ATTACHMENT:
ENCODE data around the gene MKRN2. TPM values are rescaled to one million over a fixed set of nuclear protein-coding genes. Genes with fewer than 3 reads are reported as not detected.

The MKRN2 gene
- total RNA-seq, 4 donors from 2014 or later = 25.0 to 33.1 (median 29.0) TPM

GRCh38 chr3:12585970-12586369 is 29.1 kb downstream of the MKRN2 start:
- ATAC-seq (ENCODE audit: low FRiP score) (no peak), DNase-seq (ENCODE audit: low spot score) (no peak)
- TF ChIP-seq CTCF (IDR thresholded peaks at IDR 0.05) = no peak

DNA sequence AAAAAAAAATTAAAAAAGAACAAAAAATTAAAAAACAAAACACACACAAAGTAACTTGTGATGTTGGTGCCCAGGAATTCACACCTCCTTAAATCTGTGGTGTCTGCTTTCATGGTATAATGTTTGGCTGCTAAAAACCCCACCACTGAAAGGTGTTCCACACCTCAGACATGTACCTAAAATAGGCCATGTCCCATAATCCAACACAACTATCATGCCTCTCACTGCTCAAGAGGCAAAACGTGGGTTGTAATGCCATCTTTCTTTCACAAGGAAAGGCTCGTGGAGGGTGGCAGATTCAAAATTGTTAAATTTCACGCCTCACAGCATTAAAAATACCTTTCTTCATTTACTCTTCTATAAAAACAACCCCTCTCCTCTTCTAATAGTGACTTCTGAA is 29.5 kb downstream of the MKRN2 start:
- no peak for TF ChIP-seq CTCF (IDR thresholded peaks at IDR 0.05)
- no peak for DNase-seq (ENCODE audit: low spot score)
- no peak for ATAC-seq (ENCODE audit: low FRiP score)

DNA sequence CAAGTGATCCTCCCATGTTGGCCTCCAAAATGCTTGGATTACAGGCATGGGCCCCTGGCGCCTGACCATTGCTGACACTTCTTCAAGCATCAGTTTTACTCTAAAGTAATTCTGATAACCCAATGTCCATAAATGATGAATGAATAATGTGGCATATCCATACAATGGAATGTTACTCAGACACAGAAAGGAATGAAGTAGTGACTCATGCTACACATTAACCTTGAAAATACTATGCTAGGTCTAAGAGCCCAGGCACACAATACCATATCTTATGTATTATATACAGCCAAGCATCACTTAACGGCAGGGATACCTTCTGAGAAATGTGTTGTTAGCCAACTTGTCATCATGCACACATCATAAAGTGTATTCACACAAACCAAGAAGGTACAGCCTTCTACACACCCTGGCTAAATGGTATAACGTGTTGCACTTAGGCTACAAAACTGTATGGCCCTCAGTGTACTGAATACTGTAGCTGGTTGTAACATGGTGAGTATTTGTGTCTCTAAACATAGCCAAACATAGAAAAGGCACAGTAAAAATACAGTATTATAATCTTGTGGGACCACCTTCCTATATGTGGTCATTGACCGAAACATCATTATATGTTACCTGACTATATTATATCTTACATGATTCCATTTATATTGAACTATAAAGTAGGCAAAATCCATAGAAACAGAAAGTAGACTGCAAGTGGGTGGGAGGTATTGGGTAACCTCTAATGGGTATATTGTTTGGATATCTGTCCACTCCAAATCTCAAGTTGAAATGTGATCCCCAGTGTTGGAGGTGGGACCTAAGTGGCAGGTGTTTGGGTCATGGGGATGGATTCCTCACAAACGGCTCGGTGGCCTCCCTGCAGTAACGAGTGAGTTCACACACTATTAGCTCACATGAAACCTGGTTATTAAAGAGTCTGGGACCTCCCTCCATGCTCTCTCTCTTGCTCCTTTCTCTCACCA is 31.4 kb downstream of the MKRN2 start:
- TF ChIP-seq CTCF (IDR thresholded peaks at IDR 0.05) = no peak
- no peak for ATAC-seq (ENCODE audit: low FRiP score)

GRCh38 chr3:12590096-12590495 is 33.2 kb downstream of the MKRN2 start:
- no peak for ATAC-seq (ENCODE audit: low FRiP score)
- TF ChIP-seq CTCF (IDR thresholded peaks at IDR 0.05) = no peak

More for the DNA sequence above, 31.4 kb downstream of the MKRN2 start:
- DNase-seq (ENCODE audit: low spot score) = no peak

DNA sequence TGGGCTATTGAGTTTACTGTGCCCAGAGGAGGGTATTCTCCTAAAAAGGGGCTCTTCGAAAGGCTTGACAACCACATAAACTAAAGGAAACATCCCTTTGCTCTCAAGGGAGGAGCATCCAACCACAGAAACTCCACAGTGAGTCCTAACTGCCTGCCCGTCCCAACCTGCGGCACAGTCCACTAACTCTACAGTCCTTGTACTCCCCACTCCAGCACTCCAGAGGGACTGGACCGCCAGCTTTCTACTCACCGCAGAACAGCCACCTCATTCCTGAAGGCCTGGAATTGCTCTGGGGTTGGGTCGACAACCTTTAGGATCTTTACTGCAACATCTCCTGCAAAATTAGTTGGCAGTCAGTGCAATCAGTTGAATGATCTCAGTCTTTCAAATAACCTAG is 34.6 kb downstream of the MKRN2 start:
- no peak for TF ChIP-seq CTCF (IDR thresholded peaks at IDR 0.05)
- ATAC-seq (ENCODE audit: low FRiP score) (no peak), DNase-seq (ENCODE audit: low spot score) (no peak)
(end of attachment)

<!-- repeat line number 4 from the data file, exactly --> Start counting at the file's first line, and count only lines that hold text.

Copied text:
GRCh38 chr3:12585970-12586369 is 29.1 kb downstream of the MKRN2 start: